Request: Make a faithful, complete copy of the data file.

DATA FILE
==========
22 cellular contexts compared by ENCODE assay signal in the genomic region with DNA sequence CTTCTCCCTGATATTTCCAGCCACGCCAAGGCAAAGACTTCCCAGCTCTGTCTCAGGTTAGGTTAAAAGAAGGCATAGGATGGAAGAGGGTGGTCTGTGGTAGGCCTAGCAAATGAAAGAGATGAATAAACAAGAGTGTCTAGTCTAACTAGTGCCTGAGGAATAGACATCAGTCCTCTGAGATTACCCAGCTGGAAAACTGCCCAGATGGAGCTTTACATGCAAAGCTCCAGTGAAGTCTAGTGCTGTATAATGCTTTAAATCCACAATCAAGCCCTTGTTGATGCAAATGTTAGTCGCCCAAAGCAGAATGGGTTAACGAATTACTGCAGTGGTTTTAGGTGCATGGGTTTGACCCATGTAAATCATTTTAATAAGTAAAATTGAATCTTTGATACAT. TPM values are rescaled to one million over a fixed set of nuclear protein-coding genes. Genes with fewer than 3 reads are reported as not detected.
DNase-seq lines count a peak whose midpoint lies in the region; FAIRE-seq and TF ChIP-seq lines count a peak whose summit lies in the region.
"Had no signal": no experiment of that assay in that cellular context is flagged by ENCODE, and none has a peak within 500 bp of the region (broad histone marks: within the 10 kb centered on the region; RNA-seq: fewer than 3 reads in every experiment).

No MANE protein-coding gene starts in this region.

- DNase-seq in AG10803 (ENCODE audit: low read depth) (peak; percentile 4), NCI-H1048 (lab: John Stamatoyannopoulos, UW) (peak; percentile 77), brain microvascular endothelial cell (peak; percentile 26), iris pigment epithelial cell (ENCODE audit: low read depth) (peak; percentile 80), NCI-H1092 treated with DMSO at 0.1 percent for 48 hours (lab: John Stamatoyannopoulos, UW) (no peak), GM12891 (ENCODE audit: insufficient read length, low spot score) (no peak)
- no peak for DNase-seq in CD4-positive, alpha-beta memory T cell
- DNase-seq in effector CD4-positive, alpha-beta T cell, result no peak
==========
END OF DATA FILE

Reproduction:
22 cellular contexts compared by ENCODE assay signal in the genomic region with DNA sequence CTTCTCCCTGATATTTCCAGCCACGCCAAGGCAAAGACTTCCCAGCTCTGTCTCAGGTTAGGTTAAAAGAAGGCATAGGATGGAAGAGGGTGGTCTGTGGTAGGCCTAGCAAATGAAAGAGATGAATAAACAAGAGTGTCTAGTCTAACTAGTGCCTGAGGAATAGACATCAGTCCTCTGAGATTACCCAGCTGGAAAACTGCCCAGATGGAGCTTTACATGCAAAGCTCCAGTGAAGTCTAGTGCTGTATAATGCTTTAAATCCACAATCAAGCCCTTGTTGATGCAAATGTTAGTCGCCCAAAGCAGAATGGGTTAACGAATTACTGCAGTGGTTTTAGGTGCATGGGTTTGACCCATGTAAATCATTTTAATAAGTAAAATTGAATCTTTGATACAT. TPM values are rescaled to one million over a fixed set of nuclear protein-coding genes. Genes with fewer than 3 reads are reported as not detected.
DNase-seq lines count a peak whose midpoint lies in the region; FAIRE-seq and TF ChIP-seq lines count a peak whose summit lies in the region.
"Had no signal": no experiment of that assay in that cellular context is flagged by ENCODE, and none has a peak within 500 bp of the region (broad histone marks: within the 10 kb centered on the region; RNA-seq: fewer than 3 reads in every experiment).

No MANE protein-coding gene starts in this region.

- DNase-seq in AG10803 (ENCODE audit: low read depth) (peak; percentile 4), NCI-H1048 (lab: John Stamatoyannopoulos, UW) (peak; percentile 77), brain microvascular endothelial cell (peak; percentile 26), iris pigment epithelial cell (ENCODE audit: low read depth) (peak; percentile 80), NCI-H1092 treated with DMSO at 0.1 percent for 48 hours (lab: John Stamatoyannopoulos, UW) (no peak), GM12891 (ENCODE audit: insufficient read length, low spot score) (no peak)
- no peak for DNase-seq in CD4-positive, alpha-beta memory T cell
- DNase-seq in effector CD4-positive, alpha-beta T cell, result no peak